A Brief History of the Cameo

The cameo is one of the most popular pieces of jewelry in history. But what exactly is a cameo, and how did it come to be so popular?

The history of the cameo goes way back. Cameos owe their origins to petroglyphs, figures carved into rock that recorded events and gave information as far back as 15,000 BC.

An example of an intaglio piece, showing Neptune and Amphitrite riding a sea horse.

An example of an intaglio piece, showing Neptune and Amphitrite riding a sea horse.

The intaglio, the reverse of a cameo in which the piece is carved below the surface, actually came before the cameo, when the intaglio was used in ancient times to seal papers or mark property.

There are disagreements on when the first cameo was made, however. Research suggests dates anywhere from six BC to 300 BC.

No matter what the right date, experts agree that the first cameos were made in Alexandria, Egypt, where people used them to convey a moral or declare a statement of faith or loyalty. Some of the earliest cameos were made of hard stones like agate and sardonyx (a stone like onyx, but with shades of red instead of black) before the use of more modern materials like gems, coral, and shells. People in cultures outside of Egypt soon came to love the cameo, too.

Contrary to what modern readers might expect, women were not the original cameo wearers and only started wearing them as a symbol of status during the Elizabethan era (1558-1603). This is also when the ruins of Pompeii rose in tourism and status-conscious women bought souvenir shell and lava cameos as evidence for their trip.

A charming cameo ring.

A charming cameo ring.

A cherub band playing accordions and a flapper wearing eyeglasses, smoking a cigarette, and holding a liquor bottle are just two rare cameo styles that have sold for huge amounts in auction.

Many famous figures popularized the cameo in their time. Napoleon himself wore a cameo to his wedding and created a Paris school to teach the art of cameo carving. Thomas Jefferson’s dining room fireplace mantel was inset with Josiah Wedgewood cameo plaques. Catherine the Great ordered all of glass maker John Tassie’s less expensive cameo models in triplicate. Queen Victoria not only created a greater wave of cameo popularity but also popularized the cameo with the woman’s profile carved in sea shell, creating the theme we’re most familiar with today. When she went into mourning after Prince Albert’s death, she wore black cameos until she died.

In the mid-Victorian period, cameo habilles came into being. These habilles featured carved women wearing their own tiny Caraglio_Cameo_of_Barbara_Radziwiłłdiamonds on necklaces, earrings or brooches, adding significant value to the pieces. This style gained popularity and can still be found in production today.

Today mass production means more easy access to cameos now that a modern carving machine makes them ultrasonically.

However, as you can guess, there is an easy-to-see difference between machine-made cameos and those made by hand. Today, only a select number of tradesmen specialize in cameo carving. The craft takes years of dedication to perfect.

5 Classic Cupid Symbols

It’s not even close to Valentine season, but as it turns out, Cupid gives meaning to far more than cheesy cards and boxes of chocolates.

It all starts with the cameo.

Though the most popular cameo style today features the profile of a woman (popularized by Queen Victoria), prior to the Victorian era, numerous other styles and themes appeared on the cameo.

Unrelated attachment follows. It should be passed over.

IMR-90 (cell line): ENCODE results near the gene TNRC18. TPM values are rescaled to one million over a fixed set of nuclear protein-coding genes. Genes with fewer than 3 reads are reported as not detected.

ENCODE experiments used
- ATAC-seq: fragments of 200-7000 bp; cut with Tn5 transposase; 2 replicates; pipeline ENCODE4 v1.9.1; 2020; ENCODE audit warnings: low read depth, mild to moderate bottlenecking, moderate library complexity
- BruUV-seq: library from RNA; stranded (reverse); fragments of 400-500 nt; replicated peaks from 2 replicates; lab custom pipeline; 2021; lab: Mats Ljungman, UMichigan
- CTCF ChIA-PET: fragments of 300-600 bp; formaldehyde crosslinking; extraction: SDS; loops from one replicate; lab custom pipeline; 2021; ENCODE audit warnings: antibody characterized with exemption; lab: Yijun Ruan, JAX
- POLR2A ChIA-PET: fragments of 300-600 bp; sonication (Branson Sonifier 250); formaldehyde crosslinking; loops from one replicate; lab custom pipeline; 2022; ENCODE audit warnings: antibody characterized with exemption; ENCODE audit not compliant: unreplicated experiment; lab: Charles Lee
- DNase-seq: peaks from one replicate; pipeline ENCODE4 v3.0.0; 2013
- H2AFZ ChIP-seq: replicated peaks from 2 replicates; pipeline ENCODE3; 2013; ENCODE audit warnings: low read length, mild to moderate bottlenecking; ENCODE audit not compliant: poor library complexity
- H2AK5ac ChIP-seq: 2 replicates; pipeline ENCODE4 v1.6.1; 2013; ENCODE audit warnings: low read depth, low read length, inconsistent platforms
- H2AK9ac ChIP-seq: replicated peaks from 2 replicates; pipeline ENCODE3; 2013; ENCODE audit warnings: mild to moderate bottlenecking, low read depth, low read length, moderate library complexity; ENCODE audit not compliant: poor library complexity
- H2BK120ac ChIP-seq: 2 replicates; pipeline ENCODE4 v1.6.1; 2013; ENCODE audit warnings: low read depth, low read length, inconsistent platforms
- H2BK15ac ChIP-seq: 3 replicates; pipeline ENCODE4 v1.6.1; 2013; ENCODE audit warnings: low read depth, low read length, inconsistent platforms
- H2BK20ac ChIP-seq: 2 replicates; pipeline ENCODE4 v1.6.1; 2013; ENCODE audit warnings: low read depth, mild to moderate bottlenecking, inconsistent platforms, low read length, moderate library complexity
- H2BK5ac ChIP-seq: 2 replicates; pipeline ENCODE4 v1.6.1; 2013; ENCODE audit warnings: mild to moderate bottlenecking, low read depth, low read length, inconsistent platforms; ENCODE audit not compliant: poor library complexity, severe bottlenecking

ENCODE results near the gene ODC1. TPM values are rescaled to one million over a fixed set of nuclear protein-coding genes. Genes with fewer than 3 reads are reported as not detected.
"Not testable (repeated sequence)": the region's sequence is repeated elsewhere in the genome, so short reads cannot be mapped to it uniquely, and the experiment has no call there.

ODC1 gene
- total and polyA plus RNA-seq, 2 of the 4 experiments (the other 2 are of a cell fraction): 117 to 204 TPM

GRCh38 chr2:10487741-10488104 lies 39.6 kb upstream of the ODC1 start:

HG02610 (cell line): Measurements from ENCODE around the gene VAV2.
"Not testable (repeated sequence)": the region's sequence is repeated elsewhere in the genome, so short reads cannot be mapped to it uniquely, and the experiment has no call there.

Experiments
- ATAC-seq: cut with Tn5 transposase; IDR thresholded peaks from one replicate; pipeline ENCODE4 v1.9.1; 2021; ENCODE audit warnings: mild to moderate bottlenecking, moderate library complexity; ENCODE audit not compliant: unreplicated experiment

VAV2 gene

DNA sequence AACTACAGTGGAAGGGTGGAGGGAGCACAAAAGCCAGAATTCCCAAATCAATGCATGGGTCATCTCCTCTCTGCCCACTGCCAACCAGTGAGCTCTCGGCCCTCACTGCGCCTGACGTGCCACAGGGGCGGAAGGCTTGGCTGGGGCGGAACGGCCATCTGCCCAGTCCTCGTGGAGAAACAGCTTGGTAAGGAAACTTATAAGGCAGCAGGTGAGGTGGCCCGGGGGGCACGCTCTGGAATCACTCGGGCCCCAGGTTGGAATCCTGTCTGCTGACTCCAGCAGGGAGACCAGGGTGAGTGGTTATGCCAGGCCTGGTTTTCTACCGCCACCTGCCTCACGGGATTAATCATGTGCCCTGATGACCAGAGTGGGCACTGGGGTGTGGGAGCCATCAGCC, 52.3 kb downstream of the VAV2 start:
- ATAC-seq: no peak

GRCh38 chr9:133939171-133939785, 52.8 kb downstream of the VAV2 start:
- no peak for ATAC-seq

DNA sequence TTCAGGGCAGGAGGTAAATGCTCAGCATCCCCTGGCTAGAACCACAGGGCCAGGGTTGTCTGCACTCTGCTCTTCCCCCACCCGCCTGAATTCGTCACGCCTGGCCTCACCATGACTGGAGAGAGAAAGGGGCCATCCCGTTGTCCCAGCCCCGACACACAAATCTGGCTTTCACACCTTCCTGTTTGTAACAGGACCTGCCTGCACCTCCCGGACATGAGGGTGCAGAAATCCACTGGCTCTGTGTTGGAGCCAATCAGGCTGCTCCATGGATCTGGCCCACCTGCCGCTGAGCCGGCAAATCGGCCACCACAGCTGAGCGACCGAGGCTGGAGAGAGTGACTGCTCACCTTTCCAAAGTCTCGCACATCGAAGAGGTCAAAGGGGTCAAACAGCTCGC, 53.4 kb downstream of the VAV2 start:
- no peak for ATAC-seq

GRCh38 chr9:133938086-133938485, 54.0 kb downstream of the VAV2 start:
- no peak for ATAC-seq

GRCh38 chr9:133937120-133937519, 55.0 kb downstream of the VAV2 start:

In older times, these images were often thought to have a kind of magic and were often given as a love token. So it makes sense that the most powerful images portrayed Eros, or Cupid, the god of love.

Some say that whatever Cupid holds or does in the image gives a hidden message. Fun Valentine activity: give your significant other a Cupid card, tell them it contains a hidden message, and watch them sweat.

A rare enamel patch box, available here.

A rare enamel patch box showing Cupid riding a lion, available here.

But for those who want to know what Cupid is up to, here’s your handy guide to five classic Cupid symbols:

1. Cupid with a rose means a secret love. Cupid often carries a rose in mythology, which comes from the Roman tradition of hanging a rose over a conference table as a symbol of secrecy. In legend, Cupid gives the god of silence, Harpocrates, a rose so he will keep the secrets of Venus.

2. Cupid riding a lion says love conquers all. This is one of the oldest cameo images, and it has lasted to this day. Cupid is also often shown riding a dolphin, which is possibly a metaphor for Apollo’s love for Daphne.

3. A blindfolded Cupid suggests “love is blind.”

4. Cupid in chains means “love-bound”.

5. Cupid shown with a bow in his hand means he is ready for battle in the war of love.

Bonus symbol: Cupid isn’t always used as a symbol of love. You can find him on pieces of mourning jewelry leaning against an urn or column. When someone is in mourning, people will often ask, “How are you holding up?” So it is with Cupid, literally holding himself up with the urn or column. A sorrowful Cupid is shown pensively standing in a somber pose, with a cameo background of black onyx or another dark material. The piece might also have pearls to represent tears.

Cupid on a Dolphin

Cupid on a Dolphin

Cupid has always been a popular subject of not only cameos, but also of jewelry and various other items. Archaeologists found a 2,000-year-old carving of Cupid in Jerusalem three years ago. The carving shows Cupid with an upside-down torch, possibly symbolizing the fading of life.

Next time you see Cupid on a Valentine’s Day card or a piece of jewelry, consider the picture’s details. They may mean more than you think.

And if you’re given a card with Cupid holding an upside-down torch, somebody doesn’t like you.

Sources:

Valentine’s day

Mythological Messages

2,000-Year-Old Cupid Uncovered